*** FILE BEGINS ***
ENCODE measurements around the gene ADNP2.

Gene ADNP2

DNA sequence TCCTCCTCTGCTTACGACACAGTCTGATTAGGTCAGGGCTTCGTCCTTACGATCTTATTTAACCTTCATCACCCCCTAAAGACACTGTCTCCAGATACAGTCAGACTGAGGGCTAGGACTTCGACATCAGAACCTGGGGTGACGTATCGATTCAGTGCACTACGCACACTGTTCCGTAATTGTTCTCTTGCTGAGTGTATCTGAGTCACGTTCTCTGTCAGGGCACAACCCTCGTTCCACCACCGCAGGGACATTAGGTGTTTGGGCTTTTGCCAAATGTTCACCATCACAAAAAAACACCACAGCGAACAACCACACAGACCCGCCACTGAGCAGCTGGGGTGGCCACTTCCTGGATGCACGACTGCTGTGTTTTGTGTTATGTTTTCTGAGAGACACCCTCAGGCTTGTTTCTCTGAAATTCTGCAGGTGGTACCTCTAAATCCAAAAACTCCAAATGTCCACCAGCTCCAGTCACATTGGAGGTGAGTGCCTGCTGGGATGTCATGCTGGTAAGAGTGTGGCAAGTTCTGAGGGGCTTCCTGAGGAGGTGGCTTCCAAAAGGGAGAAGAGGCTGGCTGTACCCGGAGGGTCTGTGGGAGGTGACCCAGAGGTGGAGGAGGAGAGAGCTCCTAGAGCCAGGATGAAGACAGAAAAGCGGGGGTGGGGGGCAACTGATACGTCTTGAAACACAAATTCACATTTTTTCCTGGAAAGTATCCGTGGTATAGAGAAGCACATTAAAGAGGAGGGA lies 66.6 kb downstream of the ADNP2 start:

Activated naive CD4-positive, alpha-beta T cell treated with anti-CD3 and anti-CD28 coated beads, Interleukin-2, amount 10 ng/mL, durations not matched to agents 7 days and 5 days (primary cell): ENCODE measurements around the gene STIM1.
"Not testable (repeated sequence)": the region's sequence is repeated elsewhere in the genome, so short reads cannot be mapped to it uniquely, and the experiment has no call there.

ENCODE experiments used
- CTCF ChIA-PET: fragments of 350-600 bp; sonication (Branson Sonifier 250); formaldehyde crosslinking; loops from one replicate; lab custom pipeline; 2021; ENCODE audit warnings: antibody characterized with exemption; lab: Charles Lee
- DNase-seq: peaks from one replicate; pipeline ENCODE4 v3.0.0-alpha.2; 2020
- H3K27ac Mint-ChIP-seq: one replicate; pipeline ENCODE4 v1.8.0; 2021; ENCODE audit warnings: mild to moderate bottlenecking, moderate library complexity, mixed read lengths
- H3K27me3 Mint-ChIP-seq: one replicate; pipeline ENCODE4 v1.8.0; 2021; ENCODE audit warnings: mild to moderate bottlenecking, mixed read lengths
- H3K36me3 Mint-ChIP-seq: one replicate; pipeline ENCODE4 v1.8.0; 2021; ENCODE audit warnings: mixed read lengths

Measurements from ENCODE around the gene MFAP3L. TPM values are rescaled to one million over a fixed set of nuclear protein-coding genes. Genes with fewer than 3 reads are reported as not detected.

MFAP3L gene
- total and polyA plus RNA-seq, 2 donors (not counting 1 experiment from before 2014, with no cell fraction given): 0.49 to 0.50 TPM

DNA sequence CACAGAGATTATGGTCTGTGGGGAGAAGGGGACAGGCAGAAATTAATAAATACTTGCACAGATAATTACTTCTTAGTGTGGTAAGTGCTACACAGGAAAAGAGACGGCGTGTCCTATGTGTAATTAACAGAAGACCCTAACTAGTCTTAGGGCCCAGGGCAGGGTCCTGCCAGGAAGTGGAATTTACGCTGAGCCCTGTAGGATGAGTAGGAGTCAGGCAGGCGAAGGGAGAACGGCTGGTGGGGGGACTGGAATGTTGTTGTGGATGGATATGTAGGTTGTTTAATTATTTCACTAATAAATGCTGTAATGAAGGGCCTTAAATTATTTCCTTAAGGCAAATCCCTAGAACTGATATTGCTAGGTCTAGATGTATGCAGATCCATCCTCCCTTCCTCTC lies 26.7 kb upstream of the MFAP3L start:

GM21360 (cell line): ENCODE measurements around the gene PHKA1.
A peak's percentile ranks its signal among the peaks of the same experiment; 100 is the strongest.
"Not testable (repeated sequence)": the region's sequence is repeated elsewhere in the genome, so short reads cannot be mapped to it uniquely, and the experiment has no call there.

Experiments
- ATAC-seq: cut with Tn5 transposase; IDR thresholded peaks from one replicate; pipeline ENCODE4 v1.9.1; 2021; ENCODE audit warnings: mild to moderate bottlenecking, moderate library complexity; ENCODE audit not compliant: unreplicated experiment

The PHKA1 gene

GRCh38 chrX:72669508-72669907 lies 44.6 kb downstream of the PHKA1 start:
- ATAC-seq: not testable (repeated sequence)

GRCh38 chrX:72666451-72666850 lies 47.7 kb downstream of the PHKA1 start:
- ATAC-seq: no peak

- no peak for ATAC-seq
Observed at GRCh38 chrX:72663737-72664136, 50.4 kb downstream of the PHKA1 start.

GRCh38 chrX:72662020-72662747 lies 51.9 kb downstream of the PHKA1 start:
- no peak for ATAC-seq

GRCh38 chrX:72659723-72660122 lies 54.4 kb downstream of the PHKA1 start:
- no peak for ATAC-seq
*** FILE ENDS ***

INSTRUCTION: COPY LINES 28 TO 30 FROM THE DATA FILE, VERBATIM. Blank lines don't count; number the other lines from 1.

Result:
GRCh38 chrX:72662020-72662747 lies 51.9 kb downstream of the PHKA1 start:
- no peak for ATAC-seq

GRCh38 chrX:72659723-72660122 lies 54.4 kb downstream of the PHKA1 start: